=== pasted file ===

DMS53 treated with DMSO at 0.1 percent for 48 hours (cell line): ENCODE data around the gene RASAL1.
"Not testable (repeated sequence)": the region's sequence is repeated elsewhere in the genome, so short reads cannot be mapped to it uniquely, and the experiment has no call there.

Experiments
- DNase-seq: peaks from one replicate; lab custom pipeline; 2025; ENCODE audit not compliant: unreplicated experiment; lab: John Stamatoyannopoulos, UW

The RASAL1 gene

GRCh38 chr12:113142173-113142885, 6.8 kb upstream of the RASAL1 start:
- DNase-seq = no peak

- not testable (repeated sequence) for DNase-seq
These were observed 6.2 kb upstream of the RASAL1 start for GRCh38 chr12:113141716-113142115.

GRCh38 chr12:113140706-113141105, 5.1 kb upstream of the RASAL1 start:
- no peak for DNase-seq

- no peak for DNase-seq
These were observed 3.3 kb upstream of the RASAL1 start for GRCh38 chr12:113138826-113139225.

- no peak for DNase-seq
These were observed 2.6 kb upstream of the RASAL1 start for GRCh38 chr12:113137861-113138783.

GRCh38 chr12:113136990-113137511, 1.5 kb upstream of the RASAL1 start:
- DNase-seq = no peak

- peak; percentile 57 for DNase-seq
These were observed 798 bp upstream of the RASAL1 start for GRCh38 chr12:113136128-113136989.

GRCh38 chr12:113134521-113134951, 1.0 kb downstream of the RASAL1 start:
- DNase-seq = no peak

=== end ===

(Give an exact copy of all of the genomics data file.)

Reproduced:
DMS53 treated with DMSO at 0.1 percent for 48 hours (cell line): ENCODE data around the gene RASAL1.
"Not testable (repeated sequence)": the region's sequence is repeated elsewhere in the genome, so short reads cannot be mapped to it uniquely, and the experiment has no call there.

Experiments
- DNase-seq: peaks from one replicate; lab custom pipeline; 2025; ENCODE audit not compliant: unreplicated experiment; lab: John Stamatoyannopoulos, UW

The RASAL1 gene

GRCh38 chr12:113142173-113142885, 6.8 kb upstream of the RASAL1 start:
- DNase-seq = no peak

- not testable (repeated sequence) for DNase-seq
These were observed 6.2 kb upstream of the RASAL1 start for GRCh38 chr12:113141716-113142115.

GRCh38 chr12:113140706-113141105, 5.1 kb upstream of the RASAL1 start:
- no peak for DNase-seq

- no peak for DNase-seq
These were observed 3.3 kb upstream of the RASAL1 start for GRCh38 chr12:113138826-113139225.

- no peak for DNase-seq
These were observed 2.6 kb upstream of the RASAL1 start for GRCh38 chr12:113137861-113138783.

GRCh38 chr12:113136990-113137511, 1.5 kb upstream of the RASAL1 start:
- DNase-seq = no peak

- peak; percentile 57 for DNase-seq
These were observed 798 bp upstream of the RASAL1 start for GRCh38 chr12:113136128-113136989.

GRCh38 chr12:113134521-113134951, 1.0 kb downstream of the RASAL1 start:
- DNase-seq = no peak